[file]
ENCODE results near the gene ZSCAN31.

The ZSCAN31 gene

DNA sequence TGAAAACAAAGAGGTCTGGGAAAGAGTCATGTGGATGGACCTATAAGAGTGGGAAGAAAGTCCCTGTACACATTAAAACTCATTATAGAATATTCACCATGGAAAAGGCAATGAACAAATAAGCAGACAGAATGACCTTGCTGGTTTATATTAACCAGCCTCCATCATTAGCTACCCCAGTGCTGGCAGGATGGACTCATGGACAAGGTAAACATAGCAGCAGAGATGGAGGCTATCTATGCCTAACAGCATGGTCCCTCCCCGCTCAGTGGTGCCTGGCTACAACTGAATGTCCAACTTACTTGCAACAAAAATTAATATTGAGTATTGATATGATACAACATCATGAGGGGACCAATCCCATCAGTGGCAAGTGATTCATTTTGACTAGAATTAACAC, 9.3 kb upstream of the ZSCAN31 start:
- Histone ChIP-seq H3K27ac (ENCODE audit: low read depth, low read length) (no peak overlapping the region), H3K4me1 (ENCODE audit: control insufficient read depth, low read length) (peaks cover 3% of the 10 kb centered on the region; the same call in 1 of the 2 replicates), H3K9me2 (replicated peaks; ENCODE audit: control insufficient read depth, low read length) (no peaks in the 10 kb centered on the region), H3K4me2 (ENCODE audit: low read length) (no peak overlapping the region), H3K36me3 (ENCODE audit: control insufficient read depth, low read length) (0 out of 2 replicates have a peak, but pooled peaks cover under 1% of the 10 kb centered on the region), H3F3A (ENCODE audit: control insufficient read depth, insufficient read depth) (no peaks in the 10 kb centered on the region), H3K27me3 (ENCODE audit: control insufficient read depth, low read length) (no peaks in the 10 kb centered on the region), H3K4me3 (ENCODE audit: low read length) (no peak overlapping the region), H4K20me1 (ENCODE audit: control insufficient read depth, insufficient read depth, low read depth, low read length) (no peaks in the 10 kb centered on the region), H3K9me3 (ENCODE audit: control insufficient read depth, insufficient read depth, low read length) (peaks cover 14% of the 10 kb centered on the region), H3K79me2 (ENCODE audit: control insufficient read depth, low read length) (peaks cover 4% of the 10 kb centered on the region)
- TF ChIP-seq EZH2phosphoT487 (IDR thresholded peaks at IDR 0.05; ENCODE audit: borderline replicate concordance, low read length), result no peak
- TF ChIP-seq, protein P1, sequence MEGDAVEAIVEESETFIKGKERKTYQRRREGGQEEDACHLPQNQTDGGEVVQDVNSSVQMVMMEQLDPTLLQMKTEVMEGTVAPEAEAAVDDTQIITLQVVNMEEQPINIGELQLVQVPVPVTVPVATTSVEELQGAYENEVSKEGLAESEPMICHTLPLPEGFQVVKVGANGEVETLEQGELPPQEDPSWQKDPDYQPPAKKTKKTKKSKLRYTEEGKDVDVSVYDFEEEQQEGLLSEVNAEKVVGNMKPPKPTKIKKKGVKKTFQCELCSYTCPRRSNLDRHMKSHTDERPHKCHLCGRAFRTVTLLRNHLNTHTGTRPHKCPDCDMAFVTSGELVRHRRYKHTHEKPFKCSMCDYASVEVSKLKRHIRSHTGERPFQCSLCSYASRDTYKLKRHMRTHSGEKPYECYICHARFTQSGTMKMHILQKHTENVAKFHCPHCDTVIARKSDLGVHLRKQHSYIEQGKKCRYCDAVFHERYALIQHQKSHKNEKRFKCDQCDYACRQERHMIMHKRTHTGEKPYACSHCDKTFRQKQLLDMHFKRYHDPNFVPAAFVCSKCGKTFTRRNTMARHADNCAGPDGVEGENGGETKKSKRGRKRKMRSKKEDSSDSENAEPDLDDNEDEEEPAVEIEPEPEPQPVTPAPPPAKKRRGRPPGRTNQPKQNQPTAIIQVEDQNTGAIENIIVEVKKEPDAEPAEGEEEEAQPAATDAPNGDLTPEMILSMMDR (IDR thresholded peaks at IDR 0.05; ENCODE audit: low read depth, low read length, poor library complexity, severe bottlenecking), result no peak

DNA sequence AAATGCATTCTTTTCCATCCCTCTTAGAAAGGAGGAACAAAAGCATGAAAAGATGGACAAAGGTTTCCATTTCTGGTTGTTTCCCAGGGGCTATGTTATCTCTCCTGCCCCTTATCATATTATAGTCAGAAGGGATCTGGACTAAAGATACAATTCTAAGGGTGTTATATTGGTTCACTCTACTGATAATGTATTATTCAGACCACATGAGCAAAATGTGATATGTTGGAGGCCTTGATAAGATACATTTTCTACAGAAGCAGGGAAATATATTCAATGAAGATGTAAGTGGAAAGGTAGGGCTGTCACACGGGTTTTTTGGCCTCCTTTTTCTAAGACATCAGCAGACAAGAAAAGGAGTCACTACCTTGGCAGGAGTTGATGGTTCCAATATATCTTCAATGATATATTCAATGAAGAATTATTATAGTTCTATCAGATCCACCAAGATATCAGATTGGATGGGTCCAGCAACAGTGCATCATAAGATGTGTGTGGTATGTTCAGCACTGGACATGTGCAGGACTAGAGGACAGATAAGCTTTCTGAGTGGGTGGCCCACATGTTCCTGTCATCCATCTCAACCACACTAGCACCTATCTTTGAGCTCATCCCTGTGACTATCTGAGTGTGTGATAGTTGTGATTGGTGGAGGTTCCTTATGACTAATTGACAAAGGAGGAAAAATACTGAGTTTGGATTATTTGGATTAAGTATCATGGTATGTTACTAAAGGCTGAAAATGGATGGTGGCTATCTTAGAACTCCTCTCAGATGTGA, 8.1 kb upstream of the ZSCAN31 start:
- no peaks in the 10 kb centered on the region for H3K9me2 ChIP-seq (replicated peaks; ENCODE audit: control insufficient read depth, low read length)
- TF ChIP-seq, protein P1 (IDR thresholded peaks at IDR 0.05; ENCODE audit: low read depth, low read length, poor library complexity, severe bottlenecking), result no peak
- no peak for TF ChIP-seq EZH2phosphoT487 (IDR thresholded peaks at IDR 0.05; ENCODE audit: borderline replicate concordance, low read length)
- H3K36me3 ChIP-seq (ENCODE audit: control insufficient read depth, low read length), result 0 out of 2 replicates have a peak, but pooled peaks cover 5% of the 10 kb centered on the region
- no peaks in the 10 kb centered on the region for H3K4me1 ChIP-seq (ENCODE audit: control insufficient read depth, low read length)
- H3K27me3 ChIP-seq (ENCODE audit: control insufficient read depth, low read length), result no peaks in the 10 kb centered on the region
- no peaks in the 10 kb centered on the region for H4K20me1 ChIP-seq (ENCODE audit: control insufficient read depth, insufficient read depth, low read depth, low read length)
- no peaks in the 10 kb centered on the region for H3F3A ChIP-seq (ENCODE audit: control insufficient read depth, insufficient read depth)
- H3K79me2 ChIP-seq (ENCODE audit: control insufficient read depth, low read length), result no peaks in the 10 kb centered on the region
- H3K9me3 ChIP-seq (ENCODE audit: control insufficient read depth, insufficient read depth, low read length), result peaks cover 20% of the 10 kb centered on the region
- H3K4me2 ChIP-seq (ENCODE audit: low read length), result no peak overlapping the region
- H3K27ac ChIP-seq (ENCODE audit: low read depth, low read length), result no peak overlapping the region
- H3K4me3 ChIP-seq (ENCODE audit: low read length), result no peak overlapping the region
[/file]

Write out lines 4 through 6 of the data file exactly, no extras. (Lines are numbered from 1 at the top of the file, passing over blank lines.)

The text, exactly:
- Histone ChIP-seq H3K27ac (ENCODE audit: low read depth, low read length) (no peak overlapping the region), H3K4me1 (ENCODE audit: control insufficient read depth, low read length) (peaks cover 3% of the 10 kb centered on the region; the same call in 1 of the 2 replicates), H3K9me2 (replicated peaks; ENCODE audit: control insufficient read depth, low read length) (no peaks in the 10 kb centered on the region), H3K4me2 (ENCODE audit: low read length) (no peak overlapping the region), H3K36me3 (ENCODE audit: control insufficient read depth, low read length) (0 out of 2 replicates have a peak, but pooled peaks cover under 1% of the 10 kb centered on the region), H3F3A (ENCODE audit: control insufficient read depth, insufficient read depth) (no peaks in the 10 kb centered on the region), H3K27me3 (ENCODE audit: control insufficient read depth, low read length) (no peaks in the 10 kb centered on the region), H3K4me3 (ENCODE audit: low read length) (no peak overlapping the region), H4K20me1 (ENCODE audit: control insufficient read depth, insufficient read depth, low read depth, low read length) (no peaks in the 10 kb centered on the region), H3K9me3 (ENCODE audit: control insufficient read depth, insufficient read depth, low read length) (peaks cover 14% of the 10 kb centered on the region), H3K79me2 (ENCODE audit: control insufficient read depth, low read length) (peaks cover 4% of the 10 kb centered on the region)
- TF ChIP-seq EZH2phosphoT487 (IDR thresholded peaks at IDR 0.05; ENCODE audit: borderline replicate concordance, low read length), result no peak
- TF ChIP-seq, protein P1, sequence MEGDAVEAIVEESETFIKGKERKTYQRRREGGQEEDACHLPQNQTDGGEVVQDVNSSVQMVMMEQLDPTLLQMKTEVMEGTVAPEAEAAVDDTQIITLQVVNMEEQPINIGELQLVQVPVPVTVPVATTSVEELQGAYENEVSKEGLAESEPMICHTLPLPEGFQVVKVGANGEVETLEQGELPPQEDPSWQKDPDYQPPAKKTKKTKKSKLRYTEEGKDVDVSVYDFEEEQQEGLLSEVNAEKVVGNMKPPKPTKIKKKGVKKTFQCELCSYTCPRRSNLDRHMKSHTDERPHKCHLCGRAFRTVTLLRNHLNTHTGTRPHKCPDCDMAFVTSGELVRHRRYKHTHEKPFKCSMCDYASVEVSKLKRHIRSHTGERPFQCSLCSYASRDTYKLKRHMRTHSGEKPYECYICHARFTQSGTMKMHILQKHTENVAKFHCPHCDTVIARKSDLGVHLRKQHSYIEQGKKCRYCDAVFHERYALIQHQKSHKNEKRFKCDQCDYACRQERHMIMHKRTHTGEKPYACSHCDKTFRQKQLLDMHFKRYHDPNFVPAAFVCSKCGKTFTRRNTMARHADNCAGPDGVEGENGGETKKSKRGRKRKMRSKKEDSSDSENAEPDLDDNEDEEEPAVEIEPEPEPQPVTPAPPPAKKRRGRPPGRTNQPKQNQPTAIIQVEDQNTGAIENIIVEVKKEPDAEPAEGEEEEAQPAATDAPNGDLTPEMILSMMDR (IDR thresholded peaks at IDR 0.05; ENCODE audit: low read depth, low read length, poor library complexity, severe bottlenecking), result no peak